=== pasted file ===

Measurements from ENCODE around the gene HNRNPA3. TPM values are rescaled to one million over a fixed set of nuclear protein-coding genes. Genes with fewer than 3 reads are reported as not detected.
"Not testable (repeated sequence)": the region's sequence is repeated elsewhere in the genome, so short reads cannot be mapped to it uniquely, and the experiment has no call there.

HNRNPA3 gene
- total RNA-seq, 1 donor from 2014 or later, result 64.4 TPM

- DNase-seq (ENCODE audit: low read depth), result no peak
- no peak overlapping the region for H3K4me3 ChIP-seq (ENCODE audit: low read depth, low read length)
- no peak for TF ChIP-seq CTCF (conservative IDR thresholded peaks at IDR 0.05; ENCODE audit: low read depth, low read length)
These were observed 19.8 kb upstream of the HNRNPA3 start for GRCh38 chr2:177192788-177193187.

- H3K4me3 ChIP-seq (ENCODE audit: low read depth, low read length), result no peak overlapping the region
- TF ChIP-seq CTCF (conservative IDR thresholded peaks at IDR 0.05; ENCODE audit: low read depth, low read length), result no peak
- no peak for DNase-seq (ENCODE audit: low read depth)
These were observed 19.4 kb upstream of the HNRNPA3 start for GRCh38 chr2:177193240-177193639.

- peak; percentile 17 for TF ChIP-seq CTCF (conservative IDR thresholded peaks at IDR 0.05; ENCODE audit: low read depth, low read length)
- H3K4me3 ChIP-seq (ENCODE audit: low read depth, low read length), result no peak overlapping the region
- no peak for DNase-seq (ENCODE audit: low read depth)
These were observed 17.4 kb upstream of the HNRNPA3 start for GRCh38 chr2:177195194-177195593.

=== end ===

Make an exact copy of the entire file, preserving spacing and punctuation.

Measurements from ENCODE around the gene HNRNPA3. TPM values are rescaled to one million over a fixed set of nuclear protein-coding genes. Genes with fewer than 3 reads are reported as not detected.
"Not testable (repeated sequence)": the region's sequence is repeated elsewhere in the genome, so short reads cannot be mapped to it uniquely, and the experiment has no call there.

HNRNPA3 gene
- total RNA-seq, 1 donor from 2014 or later, result 64.4 TPM

- DNase-seq (ENCODE audit: low read depth), result no peak
- no peak overlapping the region for H3K4me3 ChIP-seq (ENCODE audit: low read depth, low read length)
- no peak for TF ChIP-seq CTCF (conservative IDR thresholded peaks at IDR 0.05; ENCODE audit: low read depth, low read length)
These were observed 19.8 kb upstream of the HNRNPA3 start for GRCh38 chr2:177192788-177193187.

- H3K4me3 ChIP-seq (ENCODE audit: low read depth, low read length), result no peak overlapping the region
- TF ChIP-seq CTCF (conservative IDR thresholded peaks at IDR 0.05; ENCODE audit: low read depth, low read length), result no peak
- no peak for DNase-seq (ENCODE audit: low read depth)
These were observed 19.4 kb upstream of the HNRNPA3 start for GRCh38 chr2:177193240-177193639.

- peak; percentile 17 for TF ChIP-seq CTCF (conservative IDR thresholded peaks at IDR 0.05; ENCODE audit: low read depth, low read length)
- H3K4me3 ChIP-seq (ENCODE audit: low read depth, low read length), result no peak overlapping the region
- no peak for DNase-seq (ENCODE audit: low read depth)
These were observed 17.4 kb upstream of the HNRNPA3 start for GRCh38 chr2:177195194-177195593.